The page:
National Gallery of Ireland. Call me ignorant but I had no idea the Nobel laureate poet William Butler Yeats had a brother Jack until I visited the National Gallery and saw a grand collection of his art.  That is exactly the beauty of this museum: the emphasis is on things Irish so rather than having minor works by minor 17th century Dutch painters, it has extensive holdings in artists who really get Ireland because they are Irish.

James Joyce.  The other much celebrated Irish writer in my mind is James Joyce and Dublin was a city that figured large in his literature, especially Dubliners and Ulysses.  There’s Davy Byrnes pub where the thing is to order a gorgonzola cheese sandwich and a glass of red wine.  There’s Gresham Hotel, now Hotel Riu Plaza, a central place in “The Dead” short story. There’s Sandymount, a stop on the DART lightrail, and a setting for important action in Ulysses.  You could spend days retracing Joyce’s Dublin and the surprise is that much is still in tact.

A full Irish breakfast.  Don’t tell your cardiologist – I won’t tell mine – but a trip to Dublin is not finished until you start the day with a full Irish breakfast at a no frills place like TJ’s in north Dublin but near City Center.  Again, get out of the hotel and look for a neighborhood place that dishes up the real deal with fried eggs, toast, bacon, bangers, potatoes, black pudding, a few spoons of baked beans and, yes, have a cup of tea with cream and sugar.  Wherever you eat don’t spend over 10 Euros for it.  That’s plenty for a real breakfast, pay more and it’s too fancy.

A Night at the Theater.  What I love about Dublin theater is it’s easiness.  Usually I have bought same day tickets.  Typical price: about 30 Euros.  You can’t dream of doing similar on Broadway, not even off Broadway.  My usual haunt is the Abbey aka the National Theatre of Ireland. It opened in 1904. Great history including W. B. Yeats and G. B. Shaw. The Gate also is worth a look.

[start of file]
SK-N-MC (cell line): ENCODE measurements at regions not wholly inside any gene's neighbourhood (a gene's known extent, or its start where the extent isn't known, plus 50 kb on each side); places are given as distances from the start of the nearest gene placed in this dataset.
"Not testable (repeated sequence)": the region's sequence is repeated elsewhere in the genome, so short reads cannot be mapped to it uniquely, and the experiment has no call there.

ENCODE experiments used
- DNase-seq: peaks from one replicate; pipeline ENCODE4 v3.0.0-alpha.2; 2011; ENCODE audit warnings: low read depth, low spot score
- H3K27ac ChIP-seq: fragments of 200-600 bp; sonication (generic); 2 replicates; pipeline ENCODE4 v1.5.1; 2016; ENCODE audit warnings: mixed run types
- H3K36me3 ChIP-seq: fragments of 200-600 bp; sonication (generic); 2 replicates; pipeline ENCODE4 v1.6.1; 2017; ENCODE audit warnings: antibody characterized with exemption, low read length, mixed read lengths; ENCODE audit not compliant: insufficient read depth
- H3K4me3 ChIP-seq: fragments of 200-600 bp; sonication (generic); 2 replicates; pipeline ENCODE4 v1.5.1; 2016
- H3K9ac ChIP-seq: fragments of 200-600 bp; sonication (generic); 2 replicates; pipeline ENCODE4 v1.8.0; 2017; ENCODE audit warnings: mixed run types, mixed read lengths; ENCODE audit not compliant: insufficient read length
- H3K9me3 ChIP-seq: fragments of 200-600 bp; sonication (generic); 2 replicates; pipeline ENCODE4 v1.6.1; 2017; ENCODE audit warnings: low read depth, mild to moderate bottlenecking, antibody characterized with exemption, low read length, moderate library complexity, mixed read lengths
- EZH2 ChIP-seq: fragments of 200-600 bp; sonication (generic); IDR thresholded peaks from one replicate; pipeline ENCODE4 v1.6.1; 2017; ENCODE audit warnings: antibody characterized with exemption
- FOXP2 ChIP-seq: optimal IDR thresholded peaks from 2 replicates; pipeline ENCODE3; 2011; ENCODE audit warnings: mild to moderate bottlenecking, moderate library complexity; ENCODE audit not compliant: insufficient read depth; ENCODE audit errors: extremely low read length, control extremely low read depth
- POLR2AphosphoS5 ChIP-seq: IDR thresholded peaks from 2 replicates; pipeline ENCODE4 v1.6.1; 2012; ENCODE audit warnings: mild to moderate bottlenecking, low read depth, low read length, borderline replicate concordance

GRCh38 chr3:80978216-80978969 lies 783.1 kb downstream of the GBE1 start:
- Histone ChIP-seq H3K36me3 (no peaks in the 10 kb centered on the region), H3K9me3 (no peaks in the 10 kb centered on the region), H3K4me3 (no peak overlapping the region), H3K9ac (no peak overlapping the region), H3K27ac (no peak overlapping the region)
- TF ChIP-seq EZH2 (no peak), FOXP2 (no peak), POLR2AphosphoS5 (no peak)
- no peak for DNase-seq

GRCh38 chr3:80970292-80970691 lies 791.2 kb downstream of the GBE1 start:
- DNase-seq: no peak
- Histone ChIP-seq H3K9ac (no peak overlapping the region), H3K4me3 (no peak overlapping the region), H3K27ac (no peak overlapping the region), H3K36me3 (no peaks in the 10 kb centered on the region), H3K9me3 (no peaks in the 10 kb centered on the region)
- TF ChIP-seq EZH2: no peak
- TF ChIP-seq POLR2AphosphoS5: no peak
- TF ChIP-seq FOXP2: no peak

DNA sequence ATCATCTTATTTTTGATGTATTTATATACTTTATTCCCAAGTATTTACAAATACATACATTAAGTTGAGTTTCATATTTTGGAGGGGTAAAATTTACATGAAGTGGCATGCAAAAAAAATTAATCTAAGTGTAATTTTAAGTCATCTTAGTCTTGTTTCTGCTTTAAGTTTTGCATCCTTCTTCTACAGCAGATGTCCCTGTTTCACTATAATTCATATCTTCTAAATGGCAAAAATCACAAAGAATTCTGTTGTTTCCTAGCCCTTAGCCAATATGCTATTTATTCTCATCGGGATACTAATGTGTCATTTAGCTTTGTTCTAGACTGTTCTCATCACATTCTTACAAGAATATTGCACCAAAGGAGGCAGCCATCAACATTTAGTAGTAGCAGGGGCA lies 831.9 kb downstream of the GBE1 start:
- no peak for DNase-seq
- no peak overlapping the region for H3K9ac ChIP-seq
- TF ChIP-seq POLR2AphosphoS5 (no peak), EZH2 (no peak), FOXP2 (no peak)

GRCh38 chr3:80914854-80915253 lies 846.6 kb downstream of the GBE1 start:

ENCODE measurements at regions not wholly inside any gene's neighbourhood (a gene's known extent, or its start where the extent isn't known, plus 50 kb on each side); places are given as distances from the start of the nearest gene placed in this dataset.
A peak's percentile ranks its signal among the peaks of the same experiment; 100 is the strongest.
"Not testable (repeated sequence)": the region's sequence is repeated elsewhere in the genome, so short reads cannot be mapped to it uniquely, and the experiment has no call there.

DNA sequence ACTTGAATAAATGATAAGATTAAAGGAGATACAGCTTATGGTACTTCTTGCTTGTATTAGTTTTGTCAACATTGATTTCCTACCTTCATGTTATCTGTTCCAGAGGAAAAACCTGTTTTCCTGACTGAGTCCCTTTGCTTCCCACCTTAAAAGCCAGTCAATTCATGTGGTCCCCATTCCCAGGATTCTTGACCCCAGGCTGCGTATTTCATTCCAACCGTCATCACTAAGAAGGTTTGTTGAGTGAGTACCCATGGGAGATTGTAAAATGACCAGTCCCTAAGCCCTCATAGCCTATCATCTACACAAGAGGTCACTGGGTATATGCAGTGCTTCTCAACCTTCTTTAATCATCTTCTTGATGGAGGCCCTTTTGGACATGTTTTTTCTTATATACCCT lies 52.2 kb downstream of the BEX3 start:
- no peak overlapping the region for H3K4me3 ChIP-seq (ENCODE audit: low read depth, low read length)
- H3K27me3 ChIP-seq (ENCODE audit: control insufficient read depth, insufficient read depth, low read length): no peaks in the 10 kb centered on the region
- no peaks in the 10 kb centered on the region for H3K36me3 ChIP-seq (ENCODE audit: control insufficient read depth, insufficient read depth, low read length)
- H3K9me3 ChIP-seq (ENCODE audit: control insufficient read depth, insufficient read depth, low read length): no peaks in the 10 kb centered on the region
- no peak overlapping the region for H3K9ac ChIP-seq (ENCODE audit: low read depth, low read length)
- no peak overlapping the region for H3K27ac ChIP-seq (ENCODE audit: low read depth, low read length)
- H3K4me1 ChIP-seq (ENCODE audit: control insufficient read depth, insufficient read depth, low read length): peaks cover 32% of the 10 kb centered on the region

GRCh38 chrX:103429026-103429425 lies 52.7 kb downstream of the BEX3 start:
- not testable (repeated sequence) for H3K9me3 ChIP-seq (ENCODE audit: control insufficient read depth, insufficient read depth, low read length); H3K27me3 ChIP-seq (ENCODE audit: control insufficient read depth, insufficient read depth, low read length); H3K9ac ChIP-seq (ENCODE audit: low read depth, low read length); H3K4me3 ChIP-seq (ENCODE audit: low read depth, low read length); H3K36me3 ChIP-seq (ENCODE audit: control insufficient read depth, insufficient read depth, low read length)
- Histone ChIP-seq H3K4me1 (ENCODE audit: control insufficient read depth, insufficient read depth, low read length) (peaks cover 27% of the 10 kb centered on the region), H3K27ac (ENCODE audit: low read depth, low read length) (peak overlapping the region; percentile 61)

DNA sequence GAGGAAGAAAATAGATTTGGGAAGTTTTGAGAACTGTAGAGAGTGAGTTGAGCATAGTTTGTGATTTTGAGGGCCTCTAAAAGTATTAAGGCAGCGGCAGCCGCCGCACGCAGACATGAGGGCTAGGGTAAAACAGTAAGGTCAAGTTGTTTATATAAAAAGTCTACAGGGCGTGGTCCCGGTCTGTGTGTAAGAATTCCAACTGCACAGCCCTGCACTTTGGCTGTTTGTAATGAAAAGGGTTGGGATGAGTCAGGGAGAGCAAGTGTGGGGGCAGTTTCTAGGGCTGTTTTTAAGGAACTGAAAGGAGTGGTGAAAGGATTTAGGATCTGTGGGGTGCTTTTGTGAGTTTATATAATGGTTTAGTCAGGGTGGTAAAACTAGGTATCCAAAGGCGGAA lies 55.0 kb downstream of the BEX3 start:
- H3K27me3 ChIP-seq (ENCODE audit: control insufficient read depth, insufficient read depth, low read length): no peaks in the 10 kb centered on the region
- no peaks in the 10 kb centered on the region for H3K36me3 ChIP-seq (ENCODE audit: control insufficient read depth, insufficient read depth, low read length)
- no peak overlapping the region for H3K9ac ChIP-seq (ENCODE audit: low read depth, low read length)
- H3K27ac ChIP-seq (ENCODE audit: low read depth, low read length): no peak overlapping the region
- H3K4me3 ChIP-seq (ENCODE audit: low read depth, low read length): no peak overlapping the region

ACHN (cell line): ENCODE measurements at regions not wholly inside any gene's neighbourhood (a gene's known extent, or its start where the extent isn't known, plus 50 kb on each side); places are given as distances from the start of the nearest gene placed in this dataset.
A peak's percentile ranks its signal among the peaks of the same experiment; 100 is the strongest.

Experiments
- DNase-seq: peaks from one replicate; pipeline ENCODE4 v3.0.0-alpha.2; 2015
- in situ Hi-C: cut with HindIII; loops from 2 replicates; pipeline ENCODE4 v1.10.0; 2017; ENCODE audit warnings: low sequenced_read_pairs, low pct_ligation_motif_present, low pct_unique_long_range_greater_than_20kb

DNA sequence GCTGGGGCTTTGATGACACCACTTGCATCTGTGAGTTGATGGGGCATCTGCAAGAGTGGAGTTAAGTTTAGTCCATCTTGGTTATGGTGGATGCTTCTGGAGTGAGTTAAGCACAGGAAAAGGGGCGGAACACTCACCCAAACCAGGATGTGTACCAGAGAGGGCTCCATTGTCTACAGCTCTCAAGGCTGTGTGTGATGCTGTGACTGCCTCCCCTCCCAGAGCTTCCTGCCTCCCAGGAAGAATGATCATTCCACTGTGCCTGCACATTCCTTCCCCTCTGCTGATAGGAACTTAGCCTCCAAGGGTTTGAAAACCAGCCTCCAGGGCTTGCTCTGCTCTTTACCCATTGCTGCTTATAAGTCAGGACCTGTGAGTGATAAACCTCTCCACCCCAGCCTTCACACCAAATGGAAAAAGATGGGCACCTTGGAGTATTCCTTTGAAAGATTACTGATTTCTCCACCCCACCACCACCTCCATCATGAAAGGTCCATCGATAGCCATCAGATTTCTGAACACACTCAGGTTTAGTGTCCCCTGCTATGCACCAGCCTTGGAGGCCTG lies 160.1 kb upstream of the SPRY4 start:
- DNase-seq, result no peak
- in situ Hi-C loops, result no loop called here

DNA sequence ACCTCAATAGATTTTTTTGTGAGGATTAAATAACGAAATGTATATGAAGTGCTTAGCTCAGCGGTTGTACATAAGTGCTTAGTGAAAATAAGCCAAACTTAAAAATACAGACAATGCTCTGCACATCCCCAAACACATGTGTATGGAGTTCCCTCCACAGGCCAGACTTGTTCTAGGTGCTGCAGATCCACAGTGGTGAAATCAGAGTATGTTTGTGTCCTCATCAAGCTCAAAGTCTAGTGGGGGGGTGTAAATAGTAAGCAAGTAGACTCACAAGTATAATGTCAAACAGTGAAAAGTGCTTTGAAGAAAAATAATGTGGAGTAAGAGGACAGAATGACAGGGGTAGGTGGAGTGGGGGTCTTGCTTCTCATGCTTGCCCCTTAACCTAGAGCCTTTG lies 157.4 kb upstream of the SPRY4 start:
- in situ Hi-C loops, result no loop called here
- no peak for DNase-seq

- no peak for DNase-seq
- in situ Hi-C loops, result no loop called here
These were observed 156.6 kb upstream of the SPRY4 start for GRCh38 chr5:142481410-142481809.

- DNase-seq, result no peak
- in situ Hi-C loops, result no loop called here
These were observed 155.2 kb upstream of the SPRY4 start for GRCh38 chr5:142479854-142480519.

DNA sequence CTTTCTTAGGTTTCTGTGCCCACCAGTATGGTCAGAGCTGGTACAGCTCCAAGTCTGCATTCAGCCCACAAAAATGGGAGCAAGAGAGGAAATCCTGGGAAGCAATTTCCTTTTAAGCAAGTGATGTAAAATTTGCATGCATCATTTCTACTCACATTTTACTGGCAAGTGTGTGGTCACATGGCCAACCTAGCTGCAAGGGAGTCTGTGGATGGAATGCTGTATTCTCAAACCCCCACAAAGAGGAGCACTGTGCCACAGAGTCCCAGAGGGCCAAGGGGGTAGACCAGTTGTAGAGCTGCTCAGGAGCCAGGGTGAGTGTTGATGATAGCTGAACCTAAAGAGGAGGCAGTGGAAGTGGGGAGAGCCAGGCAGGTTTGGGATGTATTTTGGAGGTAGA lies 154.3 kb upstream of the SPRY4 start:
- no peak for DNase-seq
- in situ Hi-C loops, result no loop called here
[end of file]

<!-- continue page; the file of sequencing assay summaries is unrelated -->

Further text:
L’Ecrivain.  People often ask where to go for a gourmet meal in Dublin – a city that’s had a culinary renaissance – and I still point them to chef Derry Clarke’s L’Ecrivain in City Centre, where the unexpected – deer, partridge – are there with the expected (local prawns, wild turbot). A perennial Michelin star winner.  I still recall my first visit, maybe a dozen years ago, when the chef-proprietor joined me at my table after I’d finished my meal with a bottle of Midleton whiskey in hand and introduced me to what I believe is Ireland’s finest tipple.  I can’t promise he will do the same for you but the Midleton is on the menu at 22 Euros a shot. Taste it.

What about a hotel recommendation? Nah.  I have never stayed in one I’d rave about, and I’ve not stayed at one I hated either.  The TripAdvisor ranking is a good starting point.  Set your budget, select a neighborhood – I recommend City Centre, posh Dublin 4, or grittier Glasnevin – and you’re off.

Tiocfaidh ár lá.

 

Robert McGarvey has visited Dublin since 1989.  He holds Irish citizenship and lately admits to thinking about relocating there.